Spotlight on Bicycle Fashion Designers – Iva Jean

Ann DeOtte Kaufman’s women’s attire designed to enhance and inspire riding.

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Spotlight: Ann DeOtte Kaufman

Women’s attire designed to enhance and inspire riding.

Founded 2011 | Seattle, WA

I managed to catch Ann DeOtte Kaufman as she was getting ready for her photo shoot. “I’ll curl my hair while I talk to you,” said the head designer of Iva Jean, a line of fashionable and functional bike clothes.

“At the beginning of the year, we ran a survey,” Kaufman told me, referring to a questionnaire that asked women who bike about their everyday clothing habits. “We had over 300 responses. It really con­firmed what I had suspected all along.”

Kaufman, like the women who responded, found she was having a hard time dressing for a life on and off the bike. “Women are so resourceful. They’re wearing things and trying to make them work for all-day use. But there aren’t very many options out there. They’re always searching for something better.”

“I’m excited to be a resource for women who bike. I want to solve the problems they face so they can avoid the trial-and-error.” She decided to expand her successful line of feminine basics by adding a pair of pants that are designed for women right from the very start.

“A lot of what’s out there for women is either sporty or derived from menswear. There are some great brands making great basics, but they all start with their men’s pants.”

For Kaufman, it’s not enough to take a men’s style pant and adapt it with a shorter hem and some slight tapering at the waist.

“We started the process with a conversation,” she said, referring to the survey. “Now we take the sensibilities and aspirational qualities of a woman with great style, add the research, and make a great pant.” The new Iva Jean trouser is scheduled for late Fall 2013.

“I really want to keep the production in Seattle. That’s very important to me.” Kaufman eschews overseas production. “We partnered with Outdoor Research, a well-respected company that did our seam sealing.” The relationship began through a local connection. “Keeping in touch with the right people can open a lot of doors.”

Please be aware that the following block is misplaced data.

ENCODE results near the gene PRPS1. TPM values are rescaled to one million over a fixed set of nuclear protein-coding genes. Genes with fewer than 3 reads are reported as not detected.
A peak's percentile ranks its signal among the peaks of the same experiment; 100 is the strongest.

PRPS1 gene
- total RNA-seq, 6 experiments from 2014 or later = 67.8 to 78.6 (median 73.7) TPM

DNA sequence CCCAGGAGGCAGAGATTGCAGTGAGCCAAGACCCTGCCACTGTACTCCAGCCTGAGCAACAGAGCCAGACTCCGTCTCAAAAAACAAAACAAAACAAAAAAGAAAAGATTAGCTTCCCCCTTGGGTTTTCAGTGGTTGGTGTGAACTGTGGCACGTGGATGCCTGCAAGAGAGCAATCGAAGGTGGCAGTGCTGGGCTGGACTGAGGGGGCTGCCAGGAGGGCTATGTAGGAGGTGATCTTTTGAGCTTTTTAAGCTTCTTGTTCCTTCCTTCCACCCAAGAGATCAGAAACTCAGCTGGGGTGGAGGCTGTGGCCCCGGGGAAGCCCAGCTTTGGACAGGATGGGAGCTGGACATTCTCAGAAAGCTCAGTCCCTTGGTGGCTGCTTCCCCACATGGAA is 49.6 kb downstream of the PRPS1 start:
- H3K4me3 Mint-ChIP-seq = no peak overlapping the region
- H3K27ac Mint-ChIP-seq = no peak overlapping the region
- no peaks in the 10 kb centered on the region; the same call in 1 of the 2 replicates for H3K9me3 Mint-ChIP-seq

And making connections certainly goes both ways as Kaufman is committed to the Seattle bike community. She recently completed a 16-week bicycle advocacy program with the Cascade Bicycle Club. She also volunteers her time as a bike mentor. “You connect with someone in your neighborhood, help them ­find the best route, and ride with them so they feel comfortable.”

The highlight of her advocacy work has been through Bike Works and the Seattle Girls School through a program that teaches kids sustainable living, including how to build their own bikes. This year the sixth grade science class studied bicycles. “It’s mechanics, physiology, ecology, all taught through the bike.”

The culmination was a three-day bicycle camping trip with 26 11-year-old girls all riding bikes they built themselves. “You see all these girls, they are so pumped. It’s so inspiring to spend that time with them. They’re great.”

“I’ve always valued community,” shared Kaufman. “By working on a local level you can make big changes.”

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